Splitting the first two games with the Lightning in Tampa wasn’t all that bad for the Boston Bruins. But the Black and Gold know they have to be better as the series shifts to Boston beginning Wednesday night in Game 3.
More puck possession and a better start are two areas the Bruins hope to improve as they change venues and get to play in front of the faithful 17,565 at TD Garden.
“We want to continue to play with the puck. We have so much skill in this room and we want to possess [the puck],” Charlie McAvoy said following the B’s morning skate at Warrior Ice Arena. “I felt like that they were possessing it a little bit too much, but we want to take back that puck possession. We want to get shots to the net and make it hard for these guys and maybe play that physical aspect of the game and let them know that this is going to be a hard series.”
The Lightning’s physicality led to increased scoring chances in Games 1 and 2. McAvoy and the Bruins hope to counter that and cool off the Bolts on a hot, summer-like day in Boston.
Bruins fans: are you in need of parking for Game 3 tonight? Then head over Constitution Wharf (1 Constitution Rd.) — a short walk to and from the Garden — and avoid the traffic and construction on Causeway St. Take advantage of the rate and beautiful walk that comes along with it. Mention Bruins Daily at the entrance for a prepaid rate of $12 — $3 less than the usual game night price!
Zdeno Chara-Charlie McAvoy
Torey Krug-Kevan Miller
Matt Grzelcyk-Adam McQuaid
Lightning projected lines
J.T. Miller-Steven Stamkos-Nikita Kucherov
Ondrej Palat-Brayden Point-Tyler Johnson
Alex Killorn-Anthony Cirelli-Yanni Gourde
Chris Kunitz-Cedric Paquette-Ryan Callahan
Victor Hedman-Dan Girardi
Ryan McDonagh-Anton Stralman
Braydon Coburn-Mikhail Sergachev
Bruins-Lightning Game 3 storylines
– The Bruins had their ideal lineup for three straight games, but Bruce Cassidy is making a personnel change in Game 3. Tommy Wingels will take Tim Schaller’s spot on the fourth line with Sean Kuraly and Noel Acciari. The Lightning’s physicality took a toll on the Bruins in Game 2, specifically against their bottom-six. Insert the veteran Wingels, a bruiser who is best used on the third or fourth line.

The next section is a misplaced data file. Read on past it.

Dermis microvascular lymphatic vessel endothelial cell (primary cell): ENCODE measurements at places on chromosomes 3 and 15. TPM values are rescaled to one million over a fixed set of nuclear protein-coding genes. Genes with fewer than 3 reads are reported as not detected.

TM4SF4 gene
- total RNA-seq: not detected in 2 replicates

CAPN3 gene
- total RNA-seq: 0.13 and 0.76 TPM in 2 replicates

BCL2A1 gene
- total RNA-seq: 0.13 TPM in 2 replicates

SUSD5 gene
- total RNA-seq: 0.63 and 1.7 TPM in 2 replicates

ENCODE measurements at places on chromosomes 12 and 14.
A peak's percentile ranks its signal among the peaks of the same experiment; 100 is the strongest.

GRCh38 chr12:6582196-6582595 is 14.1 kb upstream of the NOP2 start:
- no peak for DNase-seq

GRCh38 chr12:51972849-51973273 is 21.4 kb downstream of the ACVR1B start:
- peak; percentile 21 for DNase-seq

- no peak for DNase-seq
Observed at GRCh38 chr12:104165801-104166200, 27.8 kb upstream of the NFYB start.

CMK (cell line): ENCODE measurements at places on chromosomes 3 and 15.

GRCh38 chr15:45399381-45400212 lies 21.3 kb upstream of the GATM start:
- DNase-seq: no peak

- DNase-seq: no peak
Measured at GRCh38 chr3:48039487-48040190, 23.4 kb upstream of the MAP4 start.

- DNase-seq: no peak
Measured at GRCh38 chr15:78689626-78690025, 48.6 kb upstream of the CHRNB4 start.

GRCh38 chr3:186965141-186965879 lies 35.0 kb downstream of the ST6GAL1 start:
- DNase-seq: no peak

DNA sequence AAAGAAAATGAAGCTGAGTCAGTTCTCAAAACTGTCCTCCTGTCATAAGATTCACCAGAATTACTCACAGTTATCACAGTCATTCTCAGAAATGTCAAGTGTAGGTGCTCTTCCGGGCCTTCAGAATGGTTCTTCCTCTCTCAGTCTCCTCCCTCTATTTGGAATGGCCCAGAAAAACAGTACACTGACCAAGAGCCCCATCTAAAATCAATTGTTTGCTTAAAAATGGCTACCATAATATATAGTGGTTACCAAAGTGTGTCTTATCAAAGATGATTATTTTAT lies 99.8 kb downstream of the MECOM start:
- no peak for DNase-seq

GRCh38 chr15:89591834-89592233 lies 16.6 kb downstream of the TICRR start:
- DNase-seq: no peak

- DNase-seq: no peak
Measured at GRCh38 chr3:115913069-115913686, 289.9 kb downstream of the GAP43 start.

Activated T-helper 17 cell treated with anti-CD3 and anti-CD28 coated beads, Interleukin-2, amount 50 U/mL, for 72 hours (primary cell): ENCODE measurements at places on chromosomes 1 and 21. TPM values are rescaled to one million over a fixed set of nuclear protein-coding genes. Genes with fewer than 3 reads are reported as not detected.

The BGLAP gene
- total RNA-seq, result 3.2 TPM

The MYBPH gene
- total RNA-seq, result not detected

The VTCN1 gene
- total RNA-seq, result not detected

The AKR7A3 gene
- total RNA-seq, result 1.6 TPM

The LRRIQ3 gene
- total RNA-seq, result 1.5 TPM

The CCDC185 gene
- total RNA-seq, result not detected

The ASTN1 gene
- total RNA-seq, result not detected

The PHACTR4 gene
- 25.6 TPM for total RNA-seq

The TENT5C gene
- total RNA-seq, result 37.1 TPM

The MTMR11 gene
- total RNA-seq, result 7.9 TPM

“Timmy [Schaaller] has played well for us and so has Tommy,” Cassidy said. “At the end of the day, Tommy has some experience, he provides physicality — and I think we were a little short of that down there. So, it’s a small swap…to make sure that we’re not completely comfortable and get the urgency that’s required, because I think we lacked some of that there at times.”
– Good news: the Bruins and the traveling members of the media brought the warm weather from Tampa to Boston. But it comes at the price of bad ice. Not only will the warm weather create less than ideal conditions, but the turnover from the Celtics parquet to the Bruins ice sheet — albeit 48 hours — will also play a factor. The Bruins got used to those ice conditions during the first two games in sunny Central Florida. The Bolts are quite comfortable with the slushy surface. So, what can the B’s do to prepare for this?
“There have been different rinks with bad ice all year long,” David Backes said, “different multi-purpose facilities where you got a basketball game even in the afternoon and you have to play that night. It’s not something that’s unique to us. We’re going to play on the same ice as they are and I’ve got faith in our ice crew that they’ll be dialing it in the best they can and we’ll have a good surface to play on tonight.”
– What exactly is Patrice Bergeron doing to get himself kicked out of the faceoff dot? That is a question for many centers, including Bergeron, with every perplexing puck drop from the NHL linesmen. The four-time Selke winner was thrown out of the dot six times in Game 2. With the ice surface in rough shape, the last thing the Bruins or Lightning want is more ejections from the circle.
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